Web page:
How to Keep a Food Diary

Although you don’t need to count every calorie or carbohydrate gram, you’ll find that keeping track of what you’re eating is a very powerful aid, especially during the first six weeks on the eating plan when you’re still getting used to the new concepts. Moreover, it’s too easy to slide back into your old eating habits if you aren’t monitoring yourself. Keeping a diary will keep you conscious of whether you’re getting enough protein and veering away from refined carbohydrates. You should also keep track of the tactics you use to incorporate the nutrition plan into your life. One rule of thumb I tell my patients: Shop the periphery of the supermarket (which has the produce and protein-rich meats, cheese and fish) rather than the inner aisles (which tend to have more processed foods). Try this and record the results in your diary. You’ll have a record to look back on if you slip off the plan.

Make a copy of the following worksheet and use it every day to fill in what you’ve eaten for your meals and snacks. Since your daily routine should vary, you need to think about your day’s activities. Are you going out to dinner? Will you be on the road tomorrow during lunchtime? What lunch and snacks are you going to pack? Are you having guests for the weekend? How can you make the food choices interesting and healthy? Do you need to meet a client at a restaurant for a breakfast meeting? If so, what will you order?

Be honest with yourself! Record what you’ve eaten. This includes that cookie you sneaked from the pantry or that handful of jellybeans you grabbed from a co-worker’s candy dish. All those nibbles can add up to an enormous amount of carbohydrates that you may not be accounting for. (They can very likely also be the culprits behind your still sagging energy levels.) I would also suggest you keep track of any symptoms (tiredness, pain, low energy, irritability, mood swings, etc.) you may have felt throughout the course of the day.

Daily Meal Record

Download this Food Diary as a PDF

BREAKFAST

(Protein source)___________________ Estimated % of meal ______________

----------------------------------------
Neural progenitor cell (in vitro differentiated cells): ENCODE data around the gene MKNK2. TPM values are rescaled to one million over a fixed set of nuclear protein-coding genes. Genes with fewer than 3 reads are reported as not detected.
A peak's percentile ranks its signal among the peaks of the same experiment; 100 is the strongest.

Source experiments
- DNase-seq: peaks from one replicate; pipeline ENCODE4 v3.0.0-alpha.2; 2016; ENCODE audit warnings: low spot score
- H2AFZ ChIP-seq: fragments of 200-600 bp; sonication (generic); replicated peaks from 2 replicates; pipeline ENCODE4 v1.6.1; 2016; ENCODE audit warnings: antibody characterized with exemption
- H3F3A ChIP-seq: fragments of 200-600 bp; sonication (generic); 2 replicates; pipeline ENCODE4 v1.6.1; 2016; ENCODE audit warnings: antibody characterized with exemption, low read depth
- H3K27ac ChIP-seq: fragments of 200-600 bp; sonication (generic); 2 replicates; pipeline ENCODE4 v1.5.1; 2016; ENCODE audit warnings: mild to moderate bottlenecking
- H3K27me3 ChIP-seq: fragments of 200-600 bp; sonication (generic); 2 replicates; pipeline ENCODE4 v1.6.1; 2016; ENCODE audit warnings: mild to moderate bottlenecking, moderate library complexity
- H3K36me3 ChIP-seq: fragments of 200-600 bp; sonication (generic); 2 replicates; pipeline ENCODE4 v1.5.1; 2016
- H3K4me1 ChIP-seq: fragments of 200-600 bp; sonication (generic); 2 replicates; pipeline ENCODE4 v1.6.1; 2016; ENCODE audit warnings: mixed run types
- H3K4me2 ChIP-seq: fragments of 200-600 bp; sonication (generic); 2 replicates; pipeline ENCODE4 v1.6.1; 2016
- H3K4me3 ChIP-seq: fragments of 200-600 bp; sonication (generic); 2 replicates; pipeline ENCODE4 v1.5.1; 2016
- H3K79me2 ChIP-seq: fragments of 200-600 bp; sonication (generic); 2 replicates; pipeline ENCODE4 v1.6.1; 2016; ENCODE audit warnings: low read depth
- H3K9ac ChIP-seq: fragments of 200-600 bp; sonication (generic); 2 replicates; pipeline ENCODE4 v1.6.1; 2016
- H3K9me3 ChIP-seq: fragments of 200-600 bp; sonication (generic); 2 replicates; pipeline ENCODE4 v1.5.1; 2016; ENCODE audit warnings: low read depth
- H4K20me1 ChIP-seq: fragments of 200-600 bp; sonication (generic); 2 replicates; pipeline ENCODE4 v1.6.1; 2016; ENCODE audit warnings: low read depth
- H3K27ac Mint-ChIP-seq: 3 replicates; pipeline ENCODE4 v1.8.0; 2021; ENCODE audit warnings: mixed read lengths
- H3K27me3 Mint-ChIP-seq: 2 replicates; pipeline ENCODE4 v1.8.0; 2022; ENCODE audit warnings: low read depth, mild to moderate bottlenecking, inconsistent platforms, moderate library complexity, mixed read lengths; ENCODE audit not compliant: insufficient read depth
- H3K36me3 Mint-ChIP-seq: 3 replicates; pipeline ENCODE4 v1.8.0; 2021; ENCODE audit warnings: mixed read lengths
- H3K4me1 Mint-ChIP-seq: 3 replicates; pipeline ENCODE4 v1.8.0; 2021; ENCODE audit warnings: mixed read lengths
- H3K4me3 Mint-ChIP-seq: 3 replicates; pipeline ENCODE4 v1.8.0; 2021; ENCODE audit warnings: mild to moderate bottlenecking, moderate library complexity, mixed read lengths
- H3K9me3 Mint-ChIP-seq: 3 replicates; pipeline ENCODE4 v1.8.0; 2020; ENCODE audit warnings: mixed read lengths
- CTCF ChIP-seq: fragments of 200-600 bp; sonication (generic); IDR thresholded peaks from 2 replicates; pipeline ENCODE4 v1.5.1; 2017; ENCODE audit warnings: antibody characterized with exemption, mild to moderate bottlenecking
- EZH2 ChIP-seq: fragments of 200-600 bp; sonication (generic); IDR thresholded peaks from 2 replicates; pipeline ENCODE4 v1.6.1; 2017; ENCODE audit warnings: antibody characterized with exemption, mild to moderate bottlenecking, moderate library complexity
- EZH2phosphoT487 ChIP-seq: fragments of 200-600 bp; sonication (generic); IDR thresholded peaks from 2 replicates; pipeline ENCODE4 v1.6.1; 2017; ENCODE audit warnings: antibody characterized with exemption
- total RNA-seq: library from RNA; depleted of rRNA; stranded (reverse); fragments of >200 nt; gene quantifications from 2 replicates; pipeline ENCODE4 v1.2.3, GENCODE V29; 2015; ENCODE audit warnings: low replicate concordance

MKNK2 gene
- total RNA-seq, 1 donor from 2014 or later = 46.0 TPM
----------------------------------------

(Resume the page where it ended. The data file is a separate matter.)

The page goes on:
(Carbohydrate source) ______________ Estimated % of meal ______________

(Fluid) ___________________

How you felt (mood, energy and hunger) 90 minutes after breakfast: ______________

MORNING SNACK

(Protein source)___________________ Estimated % of meal ______________

(Carbohydrate source) _______________ Estimated % of meal ______________

(Fluid) ___________________

How you felt (mood, energy and hunger) thirty minutes later: ___________________

LUNCH

(Protein source) ___________________ Estimated % of meal ______________

(Carbohydrate source) ______________ Estimated % of meal ______________

(Fluid) ___________________

How you felt (mood, energy and hunger) one to three hours after lunch: ___________________

AFTERNOON SNACK

(Protein source) ___________________ Estimated % of meal ______________

(Carbohydrate source) ______________ Estimated % of meal ______________

(Fluid) ___________________

How you felt (mood, energy and hunger) thirty minutes later: ___________________

DINNER

(Protein source) ___________________ Estimated % of meal ______________

(Carbohydrate source) _______________ Estimated % of meal ______________

(Fluid) ___________________

How you felt (mood, energy and hunger) 90 minutes after dinner: ___________________

AFTER DINNER or BEDTIME SNACK

(Protein source) ___________________ Estimated % of meal ______________

(Carbohydrate source) _______________ Estimated % of meal ______________

(Fluid) ___________________

How you slept, and how you felt (mood, energy and hunger) upon waking: _________________________________________________________

Sticking to the Meal Plan – Without Cheating

I need to warn you that once you begin to feel better on my plan and have achieved a healthy weight, you may be tempted to let the rules slide. If you’ve ever been on a diet, you know how easy it is to go back to your old eating habits once you’ve achieved your desired weight — or even as you begin to notice a change in your weight. And you know how it starts: You allow yourself a bowl of ice cream after dinner, then you sneak a slice of birthday cake at a co-worker’s party. Pretty soon, you’re eating more carbohydrates than ever, maybe without even realizing that you’ve gone back to your old habits.

Summing Up

The nutrition program encompasses two basic strategies:

The first strategy is to balance your protein, carbohydrate, and fat intake so that each provides roughly one-third of your daily calories.

The second strategy is to be selective about the proteins, fats and carbohydrates that you choose, always aiming for the most nutritious options based on a diet intended by nature.

You may need to avoid certain foods that your body is sensitive to or take certain vitamin or mineral supplements for nutrients that you’re deficient in. Remember that you are the architect of your life.

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